Update - 9/2/15: I am pleased to share that this poem has been published in the new compilation "Capturing Shadows: Poetic Encounters Along the Path of Grief and Loss" edited by Louis Hoffman and Michael Moats through University Professors Press. "Capturing Shadows" is now available on Amazon:

About the book: "Long before contemporary approaches to helping people face death, loss, and other life transitions, poetry was used by many cultures to assist the grieving process. Today, it remains an important healing art. Capturing Shadows is an original collection of poems about actively engaging one's grieving and loss with a purpose. The poems were written by therapists, counselors, educators, and others who understand and have experienced the struggle of leaning into one's pain...Whether wanting assistance with one's own grief and loss, a deeper understanding of the grief and loss, or a resource to help others in their journey, Capturing Shadows is a wonderful resource for all touched by death, loss, and other difficult life transitions."

Thursday, March 6, 2014

On Love

"You shine like the sun," he said, and then...
Dreams of coming and going;
the tension of messiness and imperfection.
The old, old wounds we carry around
into every new connection...
I love you, even in your pain and your untidyness,
and I'm grateful for your love.
Terrifying as it is,
the will to open,
to love and be loved
overcomes all objections in the end.


Saturday, December 28, 2013

Musings from Eastern Europe

I recently returned from a trip to Eastern Europe with my friend Jake Lorfing. We traveled to Prague and Poland to start laying the groundwork for a possible contemplative arts retreat focusing on the Holocaust. We spent time in the old Jewish quarters of Prague and Krakow, visited the former ghetto / concentration camp of Terezin in the Czech Republic, and spent three days at Auschwitz, where we stayed at the Centre for Dialogue and Prayer.

For me, it was also something of a roots journey, as my Jewish side of the family came from Poland, the Ukraine, Lithuania, and Austria, but I had never visited these places before. To be honest, in some way I viewed this part of the world as the heart of darkness, the place from which my Jewish ancestors fled. And certainly it was, for a time. But it is also a place like any other, full of good people living their lives, with a complex and tragic history, with a rich culture, and a living present...We spent a lot of time walking the camps and contemplating the enormity of what happened there. It's impossible to put it into words, of course, but I did take a lot of photos, and found myself scribbling out this poem high above the Atlantic during the long flight home:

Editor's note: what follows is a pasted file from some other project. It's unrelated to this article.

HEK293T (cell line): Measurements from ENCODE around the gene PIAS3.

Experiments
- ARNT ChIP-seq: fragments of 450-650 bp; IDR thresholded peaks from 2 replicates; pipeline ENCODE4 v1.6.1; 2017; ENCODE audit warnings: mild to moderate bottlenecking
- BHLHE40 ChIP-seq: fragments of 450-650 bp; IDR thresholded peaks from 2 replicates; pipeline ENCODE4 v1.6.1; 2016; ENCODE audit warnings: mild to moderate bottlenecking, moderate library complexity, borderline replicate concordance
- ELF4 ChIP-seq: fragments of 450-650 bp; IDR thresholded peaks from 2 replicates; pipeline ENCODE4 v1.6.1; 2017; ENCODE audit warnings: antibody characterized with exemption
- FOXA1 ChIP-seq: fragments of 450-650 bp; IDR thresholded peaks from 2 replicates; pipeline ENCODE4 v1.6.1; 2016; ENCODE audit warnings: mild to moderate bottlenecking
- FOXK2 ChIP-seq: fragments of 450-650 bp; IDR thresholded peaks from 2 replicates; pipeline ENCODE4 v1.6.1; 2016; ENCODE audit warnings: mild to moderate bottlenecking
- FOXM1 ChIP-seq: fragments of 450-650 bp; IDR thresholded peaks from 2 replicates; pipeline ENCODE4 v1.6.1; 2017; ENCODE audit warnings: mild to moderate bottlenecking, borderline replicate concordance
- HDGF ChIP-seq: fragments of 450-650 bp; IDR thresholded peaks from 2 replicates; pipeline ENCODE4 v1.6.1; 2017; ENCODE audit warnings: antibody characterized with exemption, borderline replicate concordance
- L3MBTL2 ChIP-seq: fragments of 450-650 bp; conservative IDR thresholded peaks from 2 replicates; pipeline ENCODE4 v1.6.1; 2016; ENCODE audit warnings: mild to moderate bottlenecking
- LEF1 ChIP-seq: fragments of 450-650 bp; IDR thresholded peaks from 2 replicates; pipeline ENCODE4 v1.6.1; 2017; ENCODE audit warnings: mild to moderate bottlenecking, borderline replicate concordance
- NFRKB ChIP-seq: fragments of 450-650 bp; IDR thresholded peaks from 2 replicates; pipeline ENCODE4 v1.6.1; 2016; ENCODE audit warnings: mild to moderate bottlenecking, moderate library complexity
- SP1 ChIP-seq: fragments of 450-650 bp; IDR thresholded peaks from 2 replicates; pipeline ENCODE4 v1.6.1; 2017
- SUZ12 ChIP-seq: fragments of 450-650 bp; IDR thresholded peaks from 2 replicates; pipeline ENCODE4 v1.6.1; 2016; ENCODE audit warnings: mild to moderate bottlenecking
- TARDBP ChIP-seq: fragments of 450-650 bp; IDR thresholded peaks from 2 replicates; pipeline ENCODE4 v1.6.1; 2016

Riding the edge of twilight
Chasing the setting sun

Above the clouds, below the sky
Five hundred miles an hour
An arctic haze of pink and blue
Is this limbo, or just another never-ending transatlantic afternoon?

Your kiss still lingers
Even as it fades.
In fits of sleep,
I dream another universe
But awaken to my breath,
The beating of my heart.

I saw grace etched in stone
In the epic streets of Prague
And despair rendered mute
In Birkenau's rusted barbs.
Only the trees, those elegant trees,
Bear witness now.

How to return and not to forget?
To honor these few borrowed breaths
With a resounding yes
That trumps all instances of no
A love that suffuses darkness and light,
As the soft overcomes the hard,
Melting into night.

-- Melinda Rothouse

Click here to view more photos from the journey.

Thursday, June 13, 2013

What Inspires You? Introducing Syncreate

I'm so pleased to share my newest venture, Syncreate, a partnership with my colleague Charlotte Gullick. We founded Syncreate to offer creativity coaching, consulting, retreats and workshops, mentoring, international study, and storytelling services to enhance creativity, foster communication, collaboration, and community, and nurture compassion. Our main areas of focus are creativity studies, writing and storytelling, public speaking and singing, and end-of-life issues.

We recently help our first half-day workshop, "The Art and Science of Creativity: Exploring the Path and Expanding Your Tools," in Austin. During this event, we explored the neuroscience of creativity, how to facilitate the creative process, and concrete tools to foster dynamic, creative learning and leadership.

One of the first questions we asked participants to think about was "What engages and inspires you?" After the workshop, we blogged about our experience and some of the exercises we explored together. Click Syncreate Blog: What Inspires You? for the full post on the Syncreate blog. 

Tuesday, April 2, 2013

Tahitian Dreams

I flew a quarter-span of the globe
to the middle of the South Pacific,
tracing the balms of coconut and vanilla
back to their island roots

I saw the Southern Cross for the first time
and I understood...
Tahitian dreams made real,
rendered in shades of aquamarine
no artist's palette could conceive...

Tiny rippling waves
greeting the sandy beach ~
a quiet meeting of land and sea.

I woke at dawn
as if summoned
to greet this precious new day.

The sun rises slowly
behind a huge bank of clouds
making a masterpiece of the sky.

Earth meets sea
and sea meets sky
the sun sets the water ablaze
as the wind caresses my tender skin.

All photos by Melinda Rothouse, Copyright 2013. For more images of my adventures in the South Pacific, please visit this link: